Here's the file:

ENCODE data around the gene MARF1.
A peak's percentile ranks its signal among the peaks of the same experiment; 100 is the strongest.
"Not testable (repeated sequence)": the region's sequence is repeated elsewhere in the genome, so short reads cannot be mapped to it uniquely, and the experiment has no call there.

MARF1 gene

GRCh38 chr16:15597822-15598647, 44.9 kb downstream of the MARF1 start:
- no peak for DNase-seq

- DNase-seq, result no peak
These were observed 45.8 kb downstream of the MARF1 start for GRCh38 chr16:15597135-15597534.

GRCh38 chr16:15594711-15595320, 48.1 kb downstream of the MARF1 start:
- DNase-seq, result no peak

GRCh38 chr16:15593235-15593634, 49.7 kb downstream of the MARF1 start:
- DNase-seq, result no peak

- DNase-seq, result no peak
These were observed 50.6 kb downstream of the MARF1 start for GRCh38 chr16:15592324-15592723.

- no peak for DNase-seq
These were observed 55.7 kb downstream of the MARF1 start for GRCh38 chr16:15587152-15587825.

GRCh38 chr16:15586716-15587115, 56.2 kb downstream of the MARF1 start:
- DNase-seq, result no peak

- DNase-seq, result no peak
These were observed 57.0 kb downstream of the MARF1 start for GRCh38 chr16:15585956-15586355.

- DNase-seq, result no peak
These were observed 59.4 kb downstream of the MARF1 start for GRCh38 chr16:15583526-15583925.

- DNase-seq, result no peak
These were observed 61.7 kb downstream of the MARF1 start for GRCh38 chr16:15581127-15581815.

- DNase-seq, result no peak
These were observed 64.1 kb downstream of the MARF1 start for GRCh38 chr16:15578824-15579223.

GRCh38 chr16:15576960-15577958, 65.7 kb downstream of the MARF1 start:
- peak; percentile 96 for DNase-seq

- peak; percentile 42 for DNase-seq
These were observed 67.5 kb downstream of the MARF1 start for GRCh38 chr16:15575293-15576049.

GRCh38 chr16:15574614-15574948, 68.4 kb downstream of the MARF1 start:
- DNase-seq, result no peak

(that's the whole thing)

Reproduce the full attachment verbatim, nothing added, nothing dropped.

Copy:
ENCODE data around the gene MARF1.
A peak's percentile ranks its signal among the peaks of the same experiment; 100 is the strongest.
"Not testable (repeated sequence)": the region's sequence is repeated elsewhere in the genome, so short reads cannot be mapped to it uniquely, and the experiment has no call there.

MARF1 gene

GRCh38 chr16:15597822-15598647, 44.9 kb downstream of the MARF1 start:
- no peak for DNase-seq

- DNase-seq, result no peak
These were observed 45.8 kb downstream of the MARF1 start for GRCh38 chr16:15597135-15597534.

GRCh38 chr16:15594711-15595320, 48.1 kb downstream of the MARF1 start:
- DNase-seq, result no peak

GRCh38 chr16:15593235-15593634, 49.7 kb downstream of the MARF1 start:
- DNase-seq, result no peak

- DNase-seq, result no peak
These were observed 50.6 kb downstream of the MARF1 start for GRCh38 chr16:15592324-15592723.

- no peak for DNase-seq
These were observed 55.7 kb downstream of the MARF1 start for GRCh38 chr16:15587152-15587825.

GRCh38 chr16:15586716-15587115, 56.2 kb downstream of the MARF1 start:
- DNase-seq, result no peak

- DNase-seq, result no peak
These were observed 57.0 kb downstream of the MARF1 start for GRCh38 chr16:15585956-15586355.

- DNase-seq, result no peak
These were observed 59.4 kb downstream of the MARF1 start for GRCh38 chr16:15583526-15583925.

- DNase-seq, result no peak
These were observed 61.7 kb downstream of the MARF1 start for GRCh38 chr16:15581127-15581815.

- DNase-seq, result no peak
These were observed 64.1 kb downstream of the MARF1 start for GRCh38 chr16:15578824-15579223.

GRCh38 chr16:15576960-15577958, 65.7 kb downstream of the MARF1 start:
- peak; percentile 96 for DNase-seq

- peak; percentile 42 for DNase-seq
These were observed 67.5 kb downstream of the MARF1 start for GRCh38 chr16:15575293-15576049.

GRCh38 chr16:15574614-15574948, 68.4 kb downstream of the MARF1 start:
- DNase-seq, result no peak